A “person of interest” was in custody, Waukesha Police Chief Dan Thompson said, but he gave no details about the person or any possible motive. The investigation was ongoing, with assistance from the Wisconsin Department of Justice.
“What took place in Waukesha today is sickening, and I have every confidence that those responsible will be brought to justice,” Attorney General Josh Kaul, the state’s top law enforcement officer, tweeted.
The horror was recorded by the city’s livestream and onlookers' cellphones. One video shows the moment the SUV broke through the barricades and the sound of what appears to be several gunshots. Thompson said a Waukesha police officer fired his gun to try to stop the vehicle. No bystanders were injured by the gunfire, and Thompson said he did not know if the driver was struck by the officer’s bullets.
What we are watching in the rest of the world ...
BEIJING — Chinese leader Xi Jinping says his country will not seek dominance over Southeast Asia or bully its smaller neighbors, despite a rise in regional frictions.
Xi made the remarks today during a virtual conference with the members of the Association of Southeast Asian Nations, known as ASEAN, marking the 30th anniversary of relations between the sides.
China has repeatedly sought to overcome concerns about its rising power and influence, particularly its claim to virtually the entire South China Sea that overlaps with the claims of ASEAN members Malaysia, Vietnam, Brunei and the Philippines.
Xi's remarks came days after Chinese coast guard ships blocked and sprayed a powerful stream of water at two Philippine boats carrying supplies to troops at a disputed South China Sea shoal.
Also this ...
UNDATED — Peng Shuai's appearance in a video call with International Olympic Committee President Thomas Bach aired after the Chinese tennis player was out of public view for almost three weeks.
The IOC and the Chinese government would like this to be the end of a saga which has run since Peng accused former vice premier Zhang Gaoli of sexual assault.
That may be wishful thinking on their part. The interview offered few details, no follow-ups on her allegations, and invited more questions for the IOC, Peng, and China.
Not only is the IOC now embroiled in this scandal, it has also been widely criticized for going ahead with the Olympics despite alleged crimes against humanity taking place in China.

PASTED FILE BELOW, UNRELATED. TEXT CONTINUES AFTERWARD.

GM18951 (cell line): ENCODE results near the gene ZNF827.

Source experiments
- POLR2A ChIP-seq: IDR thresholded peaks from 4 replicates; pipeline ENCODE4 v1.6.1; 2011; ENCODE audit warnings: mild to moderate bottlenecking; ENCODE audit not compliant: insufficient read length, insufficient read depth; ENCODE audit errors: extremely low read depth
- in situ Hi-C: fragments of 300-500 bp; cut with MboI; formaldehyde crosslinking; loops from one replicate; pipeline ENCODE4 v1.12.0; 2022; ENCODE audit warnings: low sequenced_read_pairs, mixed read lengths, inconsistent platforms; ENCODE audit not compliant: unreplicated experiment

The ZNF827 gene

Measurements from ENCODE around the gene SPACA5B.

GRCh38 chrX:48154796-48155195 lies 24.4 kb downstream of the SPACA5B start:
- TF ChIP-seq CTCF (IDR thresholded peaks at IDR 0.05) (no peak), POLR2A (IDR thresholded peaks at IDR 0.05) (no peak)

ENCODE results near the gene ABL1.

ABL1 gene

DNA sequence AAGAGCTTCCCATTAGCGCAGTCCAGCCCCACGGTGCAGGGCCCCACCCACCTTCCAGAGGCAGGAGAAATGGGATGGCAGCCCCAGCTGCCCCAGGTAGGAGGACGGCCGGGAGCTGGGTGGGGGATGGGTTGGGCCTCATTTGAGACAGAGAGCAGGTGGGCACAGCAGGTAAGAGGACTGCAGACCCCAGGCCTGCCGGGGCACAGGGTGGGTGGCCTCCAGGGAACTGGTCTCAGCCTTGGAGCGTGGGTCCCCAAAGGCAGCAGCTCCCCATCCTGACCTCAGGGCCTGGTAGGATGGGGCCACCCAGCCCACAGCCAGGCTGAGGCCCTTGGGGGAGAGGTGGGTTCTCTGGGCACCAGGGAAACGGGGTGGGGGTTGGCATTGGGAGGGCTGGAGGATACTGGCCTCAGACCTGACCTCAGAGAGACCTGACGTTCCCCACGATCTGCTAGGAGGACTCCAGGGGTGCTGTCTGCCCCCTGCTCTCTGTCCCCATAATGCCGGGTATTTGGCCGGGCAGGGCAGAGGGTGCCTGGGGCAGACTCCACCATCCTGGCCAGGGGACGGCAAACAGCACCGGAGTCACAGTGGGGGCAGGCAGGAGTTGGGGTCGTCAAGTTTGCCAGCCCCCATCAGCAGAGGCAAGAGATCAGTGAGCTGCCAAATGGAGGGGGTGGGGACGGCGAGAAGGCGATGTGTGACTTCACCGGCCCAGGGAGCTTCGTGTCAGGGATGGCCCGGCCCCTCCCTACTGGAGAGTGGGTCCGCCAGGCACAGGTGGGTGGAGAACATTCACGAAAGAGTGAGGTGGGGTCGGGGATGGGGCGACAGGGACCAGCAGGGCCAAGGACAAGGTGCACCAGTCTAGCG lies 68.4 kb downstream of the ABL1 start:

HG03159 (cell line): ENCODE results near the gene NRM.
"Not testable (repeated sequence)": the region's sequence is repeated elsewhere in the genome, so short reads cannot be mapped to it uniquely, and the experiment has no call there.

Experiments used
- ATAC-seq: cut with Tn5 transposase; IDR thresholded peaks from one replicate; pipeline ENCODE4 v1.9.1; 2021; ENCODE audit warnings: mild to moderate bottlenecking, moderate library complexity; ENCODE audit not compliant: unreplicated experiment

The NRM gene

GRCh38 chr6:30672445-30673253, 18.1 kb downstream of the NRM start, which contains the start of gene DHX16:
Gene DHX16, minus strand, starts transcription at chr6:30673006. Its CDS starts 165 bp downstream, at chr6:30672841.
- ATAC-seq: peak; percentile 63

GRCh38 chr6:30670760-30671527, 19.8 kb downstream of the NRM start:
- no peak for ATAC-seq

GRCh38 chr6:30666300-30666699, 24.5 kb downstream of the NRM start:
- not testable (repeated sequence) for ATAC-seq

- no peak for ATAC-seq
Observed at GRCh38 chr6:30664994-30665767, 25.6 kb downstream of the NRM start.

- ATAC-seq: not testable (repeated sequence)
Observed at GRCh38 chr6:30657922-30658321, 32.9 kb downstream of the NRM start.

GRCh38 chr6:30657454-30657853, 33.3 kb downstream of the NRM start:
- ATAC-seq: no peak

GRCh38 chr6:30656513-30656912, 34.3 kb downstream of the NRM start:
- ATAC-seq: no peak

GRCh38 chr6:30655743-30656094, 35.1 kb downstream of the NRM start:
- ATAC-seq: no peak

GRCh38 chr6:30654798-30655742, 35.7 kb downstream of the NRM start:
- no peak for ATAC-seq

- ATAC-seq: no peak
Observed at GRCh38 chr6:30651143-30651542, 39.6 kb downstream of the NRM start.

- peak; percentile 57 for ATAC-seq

In entertainment ...
LOS ANGELES — South Korean superstars BTS were crowned artist of the year at the American Music Awards on Sunday, brushing aside challenges from Taylor Swift, as well as Canadians Drake and The Weeknd as they took home a total of three awards.
They also teamed up with Coldplay for a raucous “My Universe” and closed the show with “Butter.”
Olivia Rodrigo came into the night with a leading seven nominations but only took home the crown for favorite new artist of the year.
The show, broadcast from Los Angeles, celebrated the best popular music for a second pandemic year with a mix of live and pre-taped performances.
MONTREAL — After millions of Canadians rolled up their sleeves for COVID-19 vaccines, it could soon be zoo animals' turn to get the jab.
The Granby Zoo, east of Montreal, says it's hoping to vaccinate about 90 animals, including gorillas, big cats and other creatures deemed susceptible to the disease.
The special animal vaccines are made in the United States and are currently awaiting clearance to Canada.
The Toronto and Calgary zoos have both said they too will begin vaccinating their animals once a shot is available, hopefully within weeks.
Granby veterinarian Emilie Couture says the zoo plans to vaccinate the species most vulnerable to COVID-19, with primates and big cats such as tigers and leopards topping the list.
Couture says there's been a "worrying" rise in the number of COVID-19 cases in North American zoos, especially among large felines.
Three snow leopards recently died at the Lincoln Children’s Zoo, in Nebraska, of COVID complications.
Couture says many scientists believe that, like in humans, the more contagious Delta variant is to blame for the rise in zoo cases.
This report by The Canadian Press was first published Nov. 22, 2021
The Canadian Press